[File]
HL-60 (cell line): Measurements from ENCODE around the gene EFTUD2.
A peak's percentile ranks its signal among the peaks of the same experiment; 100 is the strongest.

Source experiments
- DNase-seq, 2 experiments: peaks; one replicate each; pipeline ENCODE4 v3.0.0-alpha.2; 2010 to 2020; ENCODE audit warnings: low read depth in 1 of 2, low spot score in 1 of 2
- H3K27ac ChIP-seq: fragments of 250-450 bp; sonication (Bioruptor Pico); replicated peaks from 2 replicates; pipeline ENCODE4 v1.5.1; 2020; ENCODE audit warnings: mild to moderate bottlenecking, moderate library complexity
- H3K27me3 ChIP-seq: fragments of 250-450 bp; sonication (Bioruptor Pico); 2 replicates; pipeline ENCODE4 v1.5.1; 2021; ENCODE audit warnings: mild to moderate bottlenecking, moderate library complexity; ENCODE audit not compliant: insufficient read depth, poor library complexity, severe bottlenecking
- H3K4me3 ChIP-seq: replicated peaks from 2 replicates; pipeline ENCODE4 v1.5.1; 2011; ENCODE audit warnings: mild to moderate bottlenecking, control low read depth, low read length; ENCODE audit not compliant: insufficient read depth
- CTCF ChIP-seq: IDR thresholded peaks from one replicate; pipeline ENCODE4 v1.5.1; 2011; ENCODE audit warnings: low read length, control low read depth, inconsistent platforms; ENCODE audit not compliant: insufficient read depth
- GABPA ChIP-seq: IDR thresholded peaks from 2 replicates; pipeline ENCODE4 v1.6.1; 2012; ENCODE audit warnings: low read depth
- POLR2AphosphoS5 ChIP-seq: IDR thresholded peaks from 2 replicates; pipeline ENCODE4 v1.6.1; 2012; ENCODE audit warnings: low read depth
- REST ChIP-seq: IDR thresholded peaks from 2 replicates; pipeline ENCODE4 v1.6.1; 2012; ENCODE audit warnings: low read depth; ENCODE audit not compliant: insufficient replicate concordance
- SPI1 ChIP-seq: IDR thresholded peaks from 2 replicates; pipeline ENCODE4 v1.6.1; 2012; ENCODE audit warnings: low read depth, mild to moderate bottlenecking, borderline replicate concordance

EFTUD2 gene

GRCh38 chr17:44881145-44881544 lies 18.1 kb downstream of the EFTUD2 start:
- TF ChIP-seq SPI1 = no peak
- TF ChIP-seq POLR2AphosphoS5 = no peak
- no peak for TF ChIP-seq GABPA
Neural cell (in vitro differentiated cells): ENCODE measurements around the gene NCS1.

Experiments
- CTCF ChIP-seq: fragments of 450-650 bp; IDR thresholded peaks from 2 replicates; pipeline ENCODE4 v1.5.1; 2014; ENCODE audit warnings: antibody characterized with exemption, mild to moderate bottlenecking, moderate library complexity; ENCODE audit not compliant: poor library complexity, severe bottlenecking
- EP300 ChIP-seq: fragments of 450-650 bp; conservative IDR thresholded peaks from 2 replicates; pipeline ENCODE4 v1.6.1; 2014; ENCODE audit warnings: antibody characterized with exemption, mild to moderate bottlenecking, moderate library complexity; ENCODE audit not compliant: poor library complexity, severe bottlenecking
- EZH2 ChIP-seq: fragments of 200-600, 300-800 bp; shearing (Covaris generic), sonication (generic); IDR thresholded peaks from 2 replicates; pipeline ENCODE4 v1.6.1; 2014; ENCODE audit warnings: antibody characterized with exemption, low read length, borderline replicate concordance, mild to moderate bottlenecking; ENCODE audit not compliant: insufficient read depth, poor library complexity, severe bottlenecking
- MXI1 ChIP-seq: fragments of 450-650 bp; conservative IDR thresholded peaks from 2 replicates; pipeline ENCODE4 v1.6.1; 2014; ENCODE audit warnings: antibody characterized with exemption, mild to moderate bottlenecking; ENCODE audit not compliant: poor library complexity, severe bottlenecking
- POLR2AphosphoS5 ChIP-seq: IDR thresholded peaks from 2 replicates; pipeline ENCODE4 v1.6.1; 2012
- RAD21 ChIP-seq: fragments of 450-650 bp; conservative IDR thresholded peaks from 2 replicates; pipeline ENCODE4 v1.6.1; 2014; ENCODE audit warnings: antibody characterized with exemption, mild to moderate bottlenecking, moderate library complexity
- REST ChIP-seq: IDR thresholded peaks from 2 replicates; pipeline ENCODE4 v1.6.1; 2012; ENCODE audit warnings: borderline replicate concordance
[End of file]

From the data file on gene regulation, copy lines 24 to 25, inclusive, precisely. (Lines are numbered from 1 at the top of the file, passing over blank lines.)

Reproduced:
- POLR2AphosphoS5 ChIP-seq: IDR thresholded peaks from 2 replicates; pipeline ENCODE4 v1.6.1; 2012
- RAD21 ChIP-seq: fragments of 450-650 bp; conservative IDR thresholded peaks from 2 replicates; pipeline ENCODE4 v1.6.1; 2014; ENCODE audit warnings: antibody characterized with exemption, mild to moderate bottlenecking, moderate library complexity